Pausing in a frantic scamper across the top of a fence post, Randall the squirrel admits that what he finds most galling about his annual preparations for winter isn’t the demeaning battle with small brown birds for seeds, it’s the onlooking homeowners, watching his existential battle through their patio doors while wearing other animal’s hair, sipping hot cups of molten chocolate, and grinning like idiots.
“Look at ’em,” the hard-bitten squirrel says as he stops to gnaw on a cigarette butt, nodding towards a large bay window in the back of a house where two people are staring out from their toasty house. They look as though they’re waiting for someone to tell them where the L.L Bean photoshoot is supposed to happen. “Those two wouldn’t last five minutes out here without those bathrobes and access to a twenty-four hour supermarket that takes American Express.”
The interview breaks off for a few minutes at this point, as Randall’s near-constant anxiety gets the better of him and he is forced to rush up and down a tree four times, despite having already thoroughly checked it for berries. This done he returns, out of breath and a little apologetic about his involuntary obsession.
“Sorry, instincts. What was I saying? Oh yeah, gawkers. I don’t begrudge these people the fact they get to live in a centrally heated house, while I scrounge for existence out here dodging cars and sleeping in trees,” the unusually ruminative rodent says as a chill breeze blows through the backyard. “After all, they’re the ones with opposable thumbs and a supposedly advanced social structure. No, what I mind is the way they stand there watching me as if my battle to pre-source enough calories to last me through until March is some sort of performance art put on purely to make them feel cozier in their cavernous home full of food and warm air.”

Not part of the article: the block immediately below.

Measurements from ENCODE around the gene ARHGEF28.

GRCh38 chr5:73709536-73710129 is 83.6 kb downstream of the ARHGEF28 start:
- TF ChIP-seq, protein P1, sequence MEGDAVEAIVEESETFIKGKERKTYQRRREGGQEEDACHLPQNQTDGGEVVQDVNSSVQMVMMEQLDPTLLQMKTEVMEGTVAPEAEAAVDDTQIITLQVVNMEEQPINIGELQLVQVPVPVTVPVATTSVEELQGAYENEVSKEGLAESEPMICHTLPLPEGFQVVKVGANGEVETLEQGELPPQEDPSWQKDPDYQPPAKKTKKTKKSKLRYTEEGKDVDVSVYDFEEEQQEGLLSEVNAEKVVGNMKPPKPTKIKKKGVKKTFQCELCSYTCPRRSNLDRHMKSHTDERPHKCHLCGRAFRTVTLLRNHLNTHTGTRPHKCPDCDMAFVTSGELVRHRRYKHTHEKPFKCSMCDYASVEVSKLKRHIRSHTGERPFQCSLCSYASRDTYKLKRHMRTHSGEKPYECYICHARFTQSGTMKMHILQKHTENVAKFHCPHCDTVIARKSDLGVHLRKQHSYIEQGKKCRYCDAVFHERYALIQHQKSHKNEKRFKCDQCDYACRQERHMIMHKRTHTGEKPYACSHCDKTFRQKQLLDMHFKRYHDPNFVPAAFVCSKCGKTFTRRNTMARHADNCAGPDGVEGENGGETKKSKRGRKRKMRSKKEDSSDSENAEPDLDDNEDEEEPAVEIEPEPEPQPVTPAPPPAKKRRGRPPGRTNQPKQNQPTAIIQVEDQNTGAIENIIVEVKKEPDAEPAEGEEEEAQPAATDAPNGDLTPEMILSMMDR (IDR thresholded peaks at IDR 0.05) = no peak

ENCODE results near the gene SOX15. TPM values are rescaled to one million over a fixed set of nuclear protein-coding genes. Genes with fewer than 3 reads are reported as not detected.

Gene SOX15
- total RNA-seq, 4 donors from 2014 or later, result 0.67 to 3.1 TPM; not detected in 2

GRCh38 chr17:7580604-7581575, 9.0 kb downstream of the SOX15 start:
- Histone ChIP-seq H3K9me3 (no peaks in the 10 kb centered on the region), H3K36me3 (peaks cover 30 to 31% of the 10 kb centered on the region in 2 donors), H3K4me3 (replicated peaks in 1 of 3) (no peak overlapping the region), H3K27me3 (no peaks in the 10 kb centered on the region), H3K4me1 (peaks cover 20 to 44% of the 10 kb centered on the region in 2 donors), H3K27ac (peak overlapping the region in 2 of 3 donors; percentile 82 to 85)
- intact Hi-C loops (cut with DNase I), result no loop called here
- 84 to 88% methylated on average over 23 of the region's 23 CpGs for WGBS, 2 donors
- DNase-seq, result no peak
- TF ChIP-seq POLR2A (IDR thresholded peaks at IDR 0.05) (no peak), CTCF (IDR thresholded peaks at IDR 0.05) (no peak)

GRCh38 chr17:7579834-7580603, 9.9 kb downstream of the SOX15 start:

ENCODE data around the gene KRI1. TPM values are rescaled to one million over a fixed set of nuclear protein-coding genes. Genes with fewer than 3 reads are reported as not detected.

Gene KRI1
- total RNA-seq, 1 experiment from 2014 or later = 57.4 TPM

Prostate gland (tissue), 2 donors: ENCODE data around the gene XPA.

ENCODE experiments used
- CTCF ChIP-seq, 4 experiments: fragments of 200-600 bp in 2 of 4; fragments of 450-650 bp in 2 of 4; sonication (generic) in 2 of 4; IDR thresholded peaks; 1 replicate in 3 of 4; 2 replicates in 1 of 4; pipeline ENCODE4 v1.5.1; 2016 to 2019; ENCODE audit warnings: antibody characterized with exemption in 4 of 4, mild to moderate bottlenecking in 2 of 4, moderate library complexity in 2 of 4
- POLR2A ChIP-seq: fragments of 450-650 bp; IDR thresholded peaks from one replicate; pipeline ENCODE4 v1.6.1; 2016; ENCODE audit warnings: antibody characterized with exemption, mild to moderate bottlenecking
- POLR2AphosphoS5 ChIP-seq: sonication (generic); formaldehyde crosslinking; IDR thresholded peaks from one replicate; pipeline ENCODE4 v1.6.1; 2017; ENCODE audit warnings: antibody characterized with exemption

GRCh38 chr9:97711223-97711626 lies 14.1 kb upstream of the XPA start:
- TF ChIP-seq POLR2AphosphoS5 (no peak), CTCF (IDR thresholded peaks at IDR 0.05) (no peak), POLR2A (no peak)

Saying it was all enough to make him want to follow homeowners down to the grocery store to watch them fight over the last ripe bananas, Randall immediately admitted he didn’t have time for that, and then accused a reporter of being a dangerous distraction.
“It’s easy for you,” the edgy squirrel says as he begins running in concentric circles of panic, “You just sit there all warm at your desk making this shit up, while out here the temperature drops, the picnics are over, and the birds steal all the good stuff from the outer branches of the trees. Been nice chatting, but I’ve got a winter to get ready for, and your online article isn’t even going to make it onto newspaper that I could use to pad my nest. So stand aside. And tell George and Judy they’d better quit staring if they don’t want me to chew a hole in their eavestroughs and start Airbnbing out their attic to every squirrel I know.”